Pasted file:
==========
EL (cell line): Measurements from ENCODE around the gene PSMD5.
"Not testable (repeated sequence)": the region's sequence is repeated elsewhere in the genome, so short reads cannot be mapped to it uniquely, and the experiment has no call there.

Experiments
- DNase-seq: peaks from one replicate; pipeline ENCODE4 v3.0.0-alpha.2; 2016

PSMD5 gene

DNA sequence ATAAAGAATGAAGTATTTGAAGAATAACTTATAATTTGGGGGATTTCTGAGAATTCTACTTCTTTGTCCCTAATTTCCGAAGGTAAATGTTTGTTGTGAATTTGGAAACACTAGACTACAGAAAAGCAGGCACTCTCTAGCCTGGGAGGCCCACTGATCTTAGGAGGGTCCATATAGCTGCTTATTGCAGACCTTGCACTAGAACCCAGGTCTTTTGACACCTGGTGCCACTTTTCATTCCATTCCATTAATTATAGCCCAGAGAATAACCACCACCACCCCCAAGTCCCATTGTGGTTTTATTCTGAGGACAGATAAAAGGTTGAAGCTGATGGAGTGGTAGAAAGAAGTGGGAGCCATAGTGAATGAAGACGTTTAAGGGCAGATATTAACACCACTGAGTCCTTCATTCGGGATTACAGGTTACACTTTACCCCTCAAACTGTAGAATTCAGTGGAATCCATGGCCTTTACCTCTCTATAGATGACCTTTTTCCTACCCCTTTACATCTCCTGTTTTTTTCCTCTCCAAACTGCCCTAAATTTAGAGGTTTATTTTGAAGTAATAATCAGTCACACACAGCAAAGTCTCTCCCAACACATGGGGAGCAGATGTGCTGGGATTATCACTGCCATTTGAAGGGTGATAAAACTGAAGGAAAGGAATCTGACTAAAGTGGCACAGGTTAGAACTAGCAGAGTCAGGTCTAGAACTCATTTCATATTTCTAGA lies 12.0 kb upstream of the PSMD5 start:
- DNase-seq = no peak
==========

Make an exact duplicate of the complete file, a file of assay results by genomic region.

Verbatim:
EL (cell line): Measurements from ENCODE around the gene PSMD5.
"Not testable (repeated sequence)": the region's sequence is repeated elsewhere in the genome, so short reads cannot be mapped to it uniquely, and the experiment has no call there.

Experiments
- DNase-seq: peaks from one replicate; pipeline ENCODE4 v3.0.0-alpha.2; 2016

PSMD5 gene

DNA sequence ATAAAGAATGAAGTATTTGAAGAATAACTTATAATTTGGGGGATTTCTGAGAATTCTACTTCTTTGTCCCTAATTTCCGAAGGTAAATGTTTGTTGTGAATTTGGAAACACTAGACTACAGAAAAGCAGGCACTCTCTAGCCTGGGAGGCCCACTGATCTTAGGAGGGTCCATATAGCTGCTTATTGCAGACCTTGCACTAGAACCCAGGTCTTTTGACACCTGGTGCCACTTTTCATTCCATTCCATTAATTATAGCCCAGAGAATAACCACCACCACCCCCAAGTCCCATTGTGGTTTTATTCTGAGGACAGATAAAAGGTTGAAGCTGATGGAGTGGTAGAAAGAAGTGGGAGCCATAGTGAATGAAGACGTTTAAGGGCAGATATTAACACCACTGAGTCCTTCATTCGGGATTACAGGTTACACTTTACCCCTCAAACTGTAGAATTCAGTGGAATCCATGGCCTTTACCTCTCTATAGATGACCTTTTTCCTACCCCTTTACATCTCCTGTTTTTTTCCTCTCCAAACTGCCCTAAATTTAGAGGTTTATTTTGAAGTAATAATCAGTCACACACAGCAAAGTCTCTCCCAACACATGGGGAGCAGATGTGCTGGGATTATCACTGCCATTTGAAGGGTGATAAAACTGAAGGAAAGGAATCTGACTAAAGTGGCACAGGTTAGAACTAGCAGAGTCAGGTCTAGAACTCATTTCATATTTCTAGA lies 12.0 kb upstream of the PSMD5 start:
- DNase-seq = no peak